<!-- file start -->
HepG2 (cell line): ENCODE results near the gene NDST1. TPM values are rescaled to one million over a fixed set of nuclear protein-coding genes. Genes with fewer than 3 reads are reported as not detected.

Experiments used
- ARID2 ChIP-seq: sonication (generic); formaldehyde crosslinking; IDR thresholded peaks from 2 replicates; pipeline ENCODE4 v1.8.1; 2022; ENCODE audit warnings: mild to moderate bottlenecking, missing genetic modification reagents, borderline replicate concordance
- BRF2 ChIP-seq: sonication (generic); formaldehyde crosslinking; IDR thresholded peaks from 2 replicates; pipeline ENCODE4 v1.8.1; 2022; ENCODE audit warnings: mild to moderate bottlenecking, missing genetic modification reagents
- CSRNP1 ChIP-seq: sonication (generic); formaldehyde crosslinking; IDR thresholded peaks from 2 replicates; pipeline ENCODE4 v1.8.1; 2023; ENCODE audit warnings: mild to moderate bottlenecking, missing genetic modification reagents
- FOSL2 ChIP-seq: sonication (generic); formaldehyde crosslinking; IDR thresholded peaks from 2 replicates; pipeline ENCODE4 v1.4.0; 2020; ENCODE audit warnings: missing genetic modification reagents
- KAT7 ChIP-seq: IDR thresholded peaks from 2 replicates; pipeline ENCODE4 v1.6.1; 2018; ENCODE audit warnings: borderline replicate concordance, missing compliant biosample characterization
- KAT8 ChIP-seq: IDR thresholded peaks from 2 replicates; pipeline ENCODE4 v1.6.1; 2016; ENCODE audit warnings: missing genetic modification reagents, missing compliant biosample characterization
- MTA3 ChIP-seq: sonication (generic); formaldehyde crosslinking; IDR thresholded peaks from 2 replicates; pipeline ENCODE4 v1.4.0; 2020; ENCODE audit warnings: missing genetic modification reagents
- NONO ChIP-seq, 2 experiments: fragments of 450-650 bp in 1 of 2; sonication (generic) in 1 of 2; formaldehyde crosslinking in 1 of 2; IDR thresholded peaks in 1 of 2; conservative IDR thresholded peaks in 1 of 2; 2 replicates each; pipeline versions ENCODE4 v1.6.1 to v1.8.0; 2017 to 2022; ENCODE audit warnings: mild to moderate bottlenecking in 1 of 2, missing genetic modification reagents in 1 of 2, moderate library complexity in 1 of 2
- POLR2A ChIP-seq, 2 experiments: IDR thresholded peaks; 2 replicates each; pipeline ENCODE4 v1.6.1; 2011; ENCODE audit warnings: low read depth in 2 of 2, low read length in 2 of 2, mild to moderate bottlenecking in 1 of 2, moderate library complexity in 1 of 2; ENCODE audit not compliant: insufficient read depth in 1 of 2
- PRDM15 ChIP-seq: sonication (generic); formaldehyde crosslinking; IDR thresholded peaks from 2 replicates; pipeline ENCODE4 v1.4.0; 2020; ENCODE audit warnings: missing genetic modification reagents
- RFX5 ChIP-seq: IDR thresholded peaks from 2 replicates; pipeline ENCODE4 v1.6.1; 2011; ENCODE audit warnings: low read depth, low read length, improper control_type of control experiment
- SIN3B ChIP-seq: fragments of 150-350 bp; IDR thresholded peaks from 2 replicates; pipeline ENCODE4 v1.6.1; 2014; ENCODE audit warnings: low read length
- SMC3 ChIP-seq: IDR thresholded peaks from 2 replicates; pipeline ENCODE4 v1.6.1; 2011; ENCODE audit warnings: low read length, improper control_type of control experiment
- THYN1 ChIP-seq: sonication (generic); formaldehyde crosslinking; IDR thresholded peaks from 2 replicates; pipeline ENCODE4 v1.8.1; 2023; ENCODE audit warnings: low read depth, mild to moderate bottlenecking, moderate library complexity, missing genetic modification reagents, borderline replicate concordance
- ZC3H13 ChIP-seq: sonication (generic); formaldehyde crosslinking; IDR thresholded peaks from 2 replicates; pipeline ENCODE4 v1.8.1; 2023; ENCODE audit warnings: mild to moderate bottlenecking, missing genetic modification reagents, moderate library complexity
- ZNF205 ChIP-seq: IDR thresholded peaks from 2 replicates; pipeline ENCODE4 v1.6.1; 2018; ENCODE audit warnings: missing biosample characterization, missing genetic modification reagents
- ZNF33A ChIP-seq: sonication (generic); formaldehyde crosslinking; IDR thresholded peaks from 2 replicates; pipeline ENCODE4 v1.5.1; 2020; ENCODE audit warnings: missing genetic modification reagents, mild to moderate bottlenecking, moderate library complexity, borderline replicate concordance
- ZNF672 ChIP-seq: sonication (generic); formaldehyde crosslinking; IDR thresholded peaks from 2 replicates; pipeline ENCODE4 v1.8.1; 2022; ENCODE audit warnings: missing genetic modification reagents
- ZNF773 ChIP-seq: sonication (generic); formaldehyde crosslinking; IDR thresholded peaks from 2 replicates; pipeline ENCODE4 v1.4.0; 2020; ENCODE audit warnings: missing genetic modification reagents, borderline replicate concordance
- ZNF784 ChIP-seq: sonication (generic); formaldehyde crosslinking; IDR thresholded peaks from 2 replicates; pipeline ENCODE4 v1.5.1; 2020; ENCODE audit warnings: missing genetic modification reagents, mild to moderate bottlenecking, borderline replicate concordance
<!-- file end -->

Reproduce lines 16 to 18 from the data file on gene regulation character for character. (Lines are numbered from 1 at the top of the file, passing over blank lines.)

- THYN1 ChIP-seq: sonication (generic); formaldehyde crosslinking; IDR thresholded peaks from 2 replicates; pipeline ENCODE4 v1.8.1; 2023; ENCODE audit warnings: low read depth, mild to moderate bottlenecking, moderate library complexity, missing genetic modification reagents, borderline replicate concordance
- ZC3H13 ChIP-seq: sonication (generic); formaldehyde crosslinking; IDR thresholded peaks from 2 replicates; pipeline ENCODE4 v1.8.1; 2023; ENCODE audit warnings: mild to moderate bottlenecking, missing genetic modification reagents, moderate library complexity
- ZNF205 ChIP-seq: IDR thresholded peaks from 2 replicates; pipeline ENCODE4 v1.6.1; 2018; ENCODE audit warnings: missing biosample characterization, missing genetic modification reagents